Monday, January 19, 2009

Positive Deviance rules

I'll continue the New Year the way I mean to go on, with praise for the art of curiosity. Curiosity has got to be one of the most exciting and inspiring of human qualities. It’s sure why kids are so fascinating – and not just to their grandparents! I like people who want to know more, people who ask the right questions, people who put two and two together and never simply get four. Without curiosity, innovation and invention would be processes performed by rote rather than explorations that sometimes get to shape our world. The curious can always find a new angle, a new problem, a new solution to play with. Rather than going at a challenge head on, these cats circle round the back and surprise us with the obvious time and time again.

Here’s a great example from the often conservative and rule-bound world of academia. In the general run of things, when researchers study small communities it’s the people who are at risk that occupy most of their attention. Seems like the commonsense way to use your resources best, doesn’t it? If out of a group of 100, 70 are malnourished, the obvious approach is to focus on the 70 and help them get more or better food. Faced with exactly this problem, Jerry and Monique Sternin surprised with the obvious. They headed in the opposite direction and reached profound insights the mainstream missed. Instead of focusing on the malnourished members of the community, for example, they studied why the 30 percent had done so much better. Rather than focus on how to fix the bad, their research dug into how the more successful got to be successful. Using that information they then taught the same skills, attitudes and strategies to everyone in the community.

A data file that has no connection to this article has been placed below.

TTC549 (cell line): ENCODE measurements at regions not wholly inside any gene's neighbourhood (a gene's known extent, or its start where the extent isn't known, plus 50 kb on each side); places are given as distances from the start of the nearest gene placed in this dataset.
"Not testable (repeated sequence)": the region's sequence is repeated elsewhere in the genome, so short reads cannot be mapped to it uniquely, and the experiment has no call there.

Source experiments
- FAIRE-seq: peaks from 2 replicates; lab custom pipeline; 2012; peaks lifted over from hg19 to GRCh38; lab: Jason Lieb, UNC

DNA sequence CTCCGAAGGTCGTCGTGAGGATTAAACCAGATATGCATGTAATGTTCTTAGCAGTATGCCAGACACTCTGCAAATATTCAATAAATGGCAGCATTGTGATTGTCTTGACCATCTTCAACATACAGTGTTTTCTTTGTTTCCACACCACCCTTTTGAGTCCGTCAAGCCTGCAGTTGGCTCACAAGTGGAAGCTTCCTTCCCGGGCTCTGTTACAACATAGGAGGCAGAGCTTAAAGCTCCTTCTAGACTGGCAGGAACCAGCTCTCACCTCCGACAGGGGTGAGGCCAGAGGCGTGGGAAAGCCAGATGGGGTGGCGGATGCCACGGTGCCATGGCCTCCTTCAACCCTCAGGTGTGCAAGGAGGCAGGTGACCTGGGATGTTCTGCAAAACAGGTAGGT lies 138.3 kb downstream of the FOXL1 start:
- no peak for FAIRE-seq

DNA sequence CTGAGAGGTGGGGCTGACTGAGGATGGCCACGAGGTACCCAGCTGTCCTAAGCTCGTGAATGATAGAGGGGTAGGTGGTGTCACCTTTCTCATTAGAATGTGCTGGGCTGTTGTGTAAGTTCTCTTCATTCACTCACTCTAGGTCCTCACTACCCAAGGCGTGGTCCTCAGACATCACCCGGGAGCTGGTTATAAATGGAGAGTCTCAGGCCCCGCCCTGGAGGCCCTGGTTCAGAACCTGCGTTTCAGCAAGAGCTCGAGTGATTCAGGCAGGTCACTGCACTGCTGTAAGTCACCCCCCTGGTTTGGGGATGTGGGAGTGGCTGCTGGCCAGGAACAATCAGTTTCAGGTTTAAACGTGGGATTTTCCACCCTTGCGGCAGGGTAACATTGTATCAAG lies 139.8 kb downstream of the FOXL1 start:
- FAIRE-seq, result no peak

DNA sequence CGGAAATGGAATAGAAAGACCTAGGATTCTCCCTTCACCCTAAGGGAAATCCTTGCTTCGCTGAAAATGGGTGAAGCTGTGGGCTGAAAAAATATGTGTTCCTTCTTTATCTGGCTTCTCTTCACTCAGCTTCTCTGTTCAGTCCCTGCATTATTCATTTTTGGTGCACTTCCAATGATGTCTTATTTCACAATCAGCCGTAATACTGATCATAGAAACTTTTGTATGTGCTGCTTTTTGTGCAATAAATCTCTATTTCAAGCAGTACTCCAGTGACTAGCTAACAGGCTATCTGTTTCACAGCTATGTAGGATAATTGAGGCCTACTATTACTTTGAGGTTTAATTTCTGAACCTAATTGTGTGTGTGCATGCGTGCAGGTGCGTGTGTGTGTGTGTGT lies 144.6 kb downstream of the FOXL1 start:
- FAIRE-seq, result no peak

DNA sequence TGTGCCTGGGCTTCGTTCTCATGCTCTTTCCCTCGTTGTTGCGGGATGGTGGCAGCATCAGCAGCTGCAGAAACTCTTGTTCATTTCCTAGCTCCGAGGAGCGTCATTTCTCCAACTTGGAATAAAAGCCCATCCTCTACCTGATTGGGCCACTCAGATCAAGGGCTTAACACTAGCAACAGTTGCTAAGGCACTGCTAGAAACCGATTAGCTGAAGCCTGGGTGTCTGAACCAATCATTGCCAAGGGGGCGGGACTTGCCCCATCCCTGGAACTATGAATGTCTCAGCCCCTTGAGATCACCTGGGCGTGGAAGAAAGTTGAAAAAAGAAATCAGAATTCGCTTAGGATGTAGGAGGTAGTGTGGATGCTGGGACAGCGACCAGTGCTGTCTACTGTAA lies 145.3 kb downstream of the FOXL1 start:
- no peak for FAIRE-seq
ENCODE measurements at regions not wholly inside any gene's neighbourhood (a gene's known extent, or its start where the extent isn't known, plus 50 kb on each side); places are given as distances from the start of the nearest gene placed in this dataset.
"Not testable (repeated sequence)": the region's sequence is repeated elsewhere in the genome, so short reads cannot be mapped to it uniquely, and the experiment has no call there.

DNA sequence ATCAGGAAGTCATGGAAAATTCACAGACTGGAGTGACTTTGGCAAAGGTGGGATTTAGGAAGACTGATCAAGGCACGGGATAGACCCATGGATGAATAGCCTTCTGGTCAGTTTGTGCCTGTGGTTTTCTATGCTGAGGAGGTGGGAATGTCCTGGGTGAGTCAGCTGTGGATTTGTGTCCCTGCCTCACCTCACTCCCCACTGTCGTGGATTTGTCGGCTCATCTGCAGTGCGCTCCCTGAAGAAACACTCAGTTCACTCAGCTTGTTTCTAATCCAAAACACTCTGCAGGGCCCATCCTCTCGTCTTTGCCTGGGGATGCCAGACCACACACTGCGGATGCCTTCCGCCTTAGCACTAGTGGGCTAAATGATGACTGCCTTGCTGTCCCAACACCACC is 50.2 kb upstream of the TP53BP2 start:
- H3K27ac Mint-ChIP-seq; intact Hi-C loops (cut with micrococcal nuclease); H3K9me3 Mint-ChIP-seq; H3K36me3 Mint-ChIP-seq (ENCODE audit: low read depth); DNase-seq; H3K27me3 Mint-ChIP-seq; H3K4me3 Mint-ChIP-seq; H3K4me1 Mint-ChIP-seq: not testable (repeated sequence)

Jerry Sternin called the process Positive Deviance. It is inspired by the idea that solutions to community problems already exist within that community. You just have to identify them and spread them. No big surprise to learn that the New York Times named it as one of the big ideas of the year. They have taken the technique into business, public health and hospitals where the Sternins and their positive deviants have led to the way to hugely improved hygiene and greatly reduced infection rates. Sternin put it brilliantly, “One of the best ways to solve problems is to think about how we act, rather than acting upon how we think.” Amen to that.